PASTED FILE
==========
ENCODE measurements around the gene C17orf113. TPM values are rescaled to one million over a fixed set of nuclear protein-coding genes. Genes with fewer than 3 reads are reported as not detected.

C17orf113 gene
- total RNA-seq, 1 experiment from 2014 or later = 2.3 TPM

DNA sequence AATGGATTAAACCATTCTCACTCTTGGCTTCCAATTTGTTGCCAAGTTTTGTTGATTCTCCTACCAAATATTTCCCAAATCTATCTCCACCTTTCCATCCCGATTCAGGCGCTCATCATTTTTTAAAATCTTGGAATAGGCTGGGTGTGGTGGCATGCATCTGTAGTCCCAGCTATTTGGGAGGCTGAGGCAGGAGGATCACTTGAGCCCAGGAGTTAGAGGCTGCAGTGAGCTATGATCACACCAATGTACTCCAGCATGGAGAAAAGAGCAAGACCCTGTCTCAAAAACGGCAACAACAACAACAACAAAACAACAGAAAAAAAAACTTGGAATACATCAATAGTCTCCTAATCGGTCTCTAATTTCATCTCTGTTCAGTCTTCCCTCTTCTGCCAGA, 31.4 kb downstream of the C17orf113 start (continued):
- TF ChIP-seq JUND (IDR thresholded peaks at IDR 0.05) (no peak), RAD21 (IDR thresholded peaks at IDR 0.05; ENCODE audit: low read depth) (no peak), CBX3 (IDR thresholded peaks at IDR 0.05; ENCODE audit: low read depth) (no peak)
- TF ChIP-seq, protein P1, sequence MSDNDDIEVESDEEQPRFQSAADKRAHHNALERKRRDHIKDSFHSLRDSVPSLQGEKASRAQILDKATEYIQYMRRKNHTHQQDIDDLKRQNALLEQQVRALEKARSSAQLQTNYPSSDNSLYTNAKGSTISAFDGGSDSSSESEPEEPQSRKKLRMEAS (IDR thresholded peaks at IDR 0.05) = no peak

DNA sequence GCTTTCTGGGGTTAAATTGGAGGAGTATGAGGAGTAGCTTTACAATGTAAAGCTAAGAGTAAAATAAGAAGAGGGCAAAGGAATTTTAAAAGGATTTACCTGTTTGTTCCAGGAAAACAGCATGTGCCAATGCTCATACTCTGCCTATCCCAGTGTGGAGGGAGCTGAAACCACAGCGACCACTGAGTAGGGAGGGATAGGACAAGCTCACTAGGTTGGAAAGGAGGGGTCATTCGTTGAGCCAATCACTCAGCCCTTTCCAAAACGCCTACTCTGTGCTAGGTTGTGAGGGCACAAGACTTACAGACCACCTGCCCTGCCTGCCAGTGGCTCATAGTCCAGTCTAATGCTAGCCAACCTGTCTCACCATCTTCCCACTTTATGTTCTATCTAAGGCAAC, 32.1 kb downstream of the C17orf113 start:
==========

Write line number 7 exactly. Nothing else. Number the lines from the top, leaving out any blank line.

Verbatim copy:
DNA sequence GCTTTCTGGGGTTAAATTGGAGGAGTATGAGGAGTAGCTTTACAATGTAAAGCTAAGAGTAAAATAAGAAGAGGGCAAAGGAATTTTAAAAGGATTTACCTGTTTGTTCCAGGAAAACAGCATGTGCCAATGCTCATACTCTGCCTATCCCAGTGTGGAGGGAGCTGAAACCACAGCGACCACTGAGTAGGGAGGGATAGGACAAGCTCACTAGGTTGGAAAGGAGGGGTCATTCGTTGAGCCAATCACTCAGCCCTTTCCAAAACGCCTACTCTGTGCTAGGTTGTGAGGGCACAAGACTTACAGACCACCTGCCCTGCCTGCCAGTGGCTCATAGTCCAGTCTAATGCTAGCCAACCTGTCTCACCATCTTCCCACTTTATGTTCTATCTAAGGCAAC, 32.1 kb downstream of the C17orf113 start: